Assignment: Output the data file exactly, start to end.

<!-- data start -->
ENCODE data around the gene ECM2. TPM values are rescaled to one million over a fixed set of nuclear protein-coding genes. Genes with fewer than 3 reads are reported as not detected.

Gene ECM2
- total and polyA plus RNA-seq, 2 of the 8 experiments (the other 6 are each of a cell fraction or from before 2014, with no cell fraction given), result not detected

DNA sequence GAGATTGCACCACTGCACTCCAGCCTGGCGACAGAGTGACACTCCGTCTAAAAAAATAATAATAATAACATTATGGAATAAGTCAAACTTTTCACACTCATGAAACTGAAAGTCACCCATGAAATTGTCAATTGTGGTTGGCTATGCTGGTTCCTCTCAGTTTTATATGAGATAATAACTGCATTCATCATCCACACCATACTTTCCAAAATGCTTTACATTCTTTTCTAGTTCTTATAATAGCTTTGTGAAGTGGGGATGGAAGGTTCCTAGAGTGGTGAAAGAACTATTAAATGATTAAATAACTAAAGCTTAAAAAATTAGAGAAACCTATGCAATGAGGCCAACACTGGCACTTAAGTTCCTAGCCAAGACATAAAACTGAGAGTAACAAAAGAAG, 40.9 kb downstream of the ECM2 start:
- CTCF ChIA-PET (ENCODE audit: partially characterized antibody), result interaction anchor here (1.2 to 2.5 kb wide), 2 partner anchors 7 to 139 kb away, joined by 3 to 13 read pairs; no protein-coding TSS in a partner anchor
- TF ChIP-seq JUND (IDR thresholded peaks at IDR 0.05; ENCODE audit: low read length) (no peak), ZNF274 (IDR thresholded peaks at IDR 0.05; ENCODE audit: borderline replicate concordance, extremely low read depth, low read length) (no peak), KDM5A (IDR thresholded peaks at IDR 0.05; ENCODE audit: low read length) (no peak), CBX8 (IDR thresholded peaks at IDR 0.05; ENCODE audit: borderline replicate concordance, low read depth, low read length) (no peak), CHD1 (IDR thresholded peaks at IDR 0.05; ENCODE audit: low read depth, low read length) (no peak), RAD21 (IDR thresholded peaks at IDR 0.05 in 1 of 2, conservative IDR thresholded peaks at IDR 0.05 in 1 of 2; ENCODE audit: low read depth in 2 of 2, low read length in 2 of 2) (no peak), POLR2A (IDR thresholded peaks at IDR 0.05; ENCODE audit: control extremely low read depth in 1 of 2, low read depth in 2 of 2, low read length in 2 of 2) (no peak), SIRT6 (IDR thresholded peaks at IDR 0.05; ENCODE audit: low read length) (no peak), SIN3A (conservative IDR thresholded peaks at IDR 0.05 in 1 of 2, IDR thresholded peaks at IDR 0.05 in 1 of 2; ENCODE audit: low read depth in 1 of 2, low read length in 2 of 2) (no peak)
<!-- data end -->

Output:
ENCODE data around the gene ECM2. TPM values are rescaled to one million over a fixed set of nuclear protein-coding genes. Genes with fewer than 3 reads are reported as not detected.

Gene ECM2
- total and polyA plus RNA-seq, 2 of the 8 experiments (the other 6 are each of a cell fraction or from before 2014, with no cell fraction given), result not detected

DNA sequence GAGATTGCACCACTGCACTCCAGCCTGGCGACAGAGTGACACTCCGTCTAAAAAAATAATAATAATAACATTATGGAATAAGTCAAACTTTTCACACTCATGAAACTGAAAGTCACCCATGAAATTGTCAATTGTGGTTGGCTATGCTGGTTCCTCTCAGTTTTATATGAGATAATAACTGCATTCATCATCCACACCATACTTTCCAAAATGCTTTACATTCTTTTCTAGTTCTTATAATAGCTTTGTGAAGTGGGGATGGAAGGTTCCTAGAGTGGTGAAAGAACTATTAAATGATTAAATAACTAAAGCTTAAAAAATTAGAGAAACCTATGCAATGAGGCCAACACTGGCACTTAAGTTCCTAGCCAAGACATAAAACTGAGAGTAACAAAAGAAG, 40.9 kb downstream of the ECM2 start:
- CTCF ChIA-PET (ENCODE audit: partially characterized antibody), result interaction anchor here (1.2 to 2.5 kb wide), 2 partner anchors 7 to 139 kb away, joined by 3 to 13 read pairs; no protein-coding TSS in a partner anchor
- TF ChIP-seq JUND (IDR thresholded peaks at IDR 0.05; ENCODE audit: low read length) (no peak), ZNF274 (IDR thresholded peaks at IDR 0.05; ENCODE audit: borderline replicate concordance, extremely low read depth, low read length) (no peak), KDM5A (IDR thresholded peaks at IDR 0.05; ENCODE audit: low read length) (no peak), CBX8 (IDR thresholded peaks at IDR 0.05; ENCODE audit: borderline replicate concordance, low read depth, low read length) (no peak), CHD1 (IDR thresholded peaks at IDR 0.05; ENCODE audit: low read depth, low read length) (no peak), RAD21 (IDR thresholded peaks at IDR 0.05 in 1 of 2, conservative IDR thresholded peaks at IDR 0.05 in 1 of 2; ENCODE audit: low read depth in 2 of 2, low read length in 2 of 2) (no peak), POLR2A (IDR thresholded peaks at IDR 0.05; ENCODE audit: control extremely low read depth in 1 of 2, low read depth in 2 of 2, low read length in 2 of 2) (no peak), SIRT6 (IDR thresholded peaks at IDR 0.05; ENCODE audit: low read length) (no peak), SIN3A (conservative IDR thresholded peaks at IDR 0.05 in 1 of 2, IDR thresholded peaks at IDR 0.05 in 1 of 2; ENCODE audit: low read depth in 1 of 2, low read length in 2 of 2) (no peak)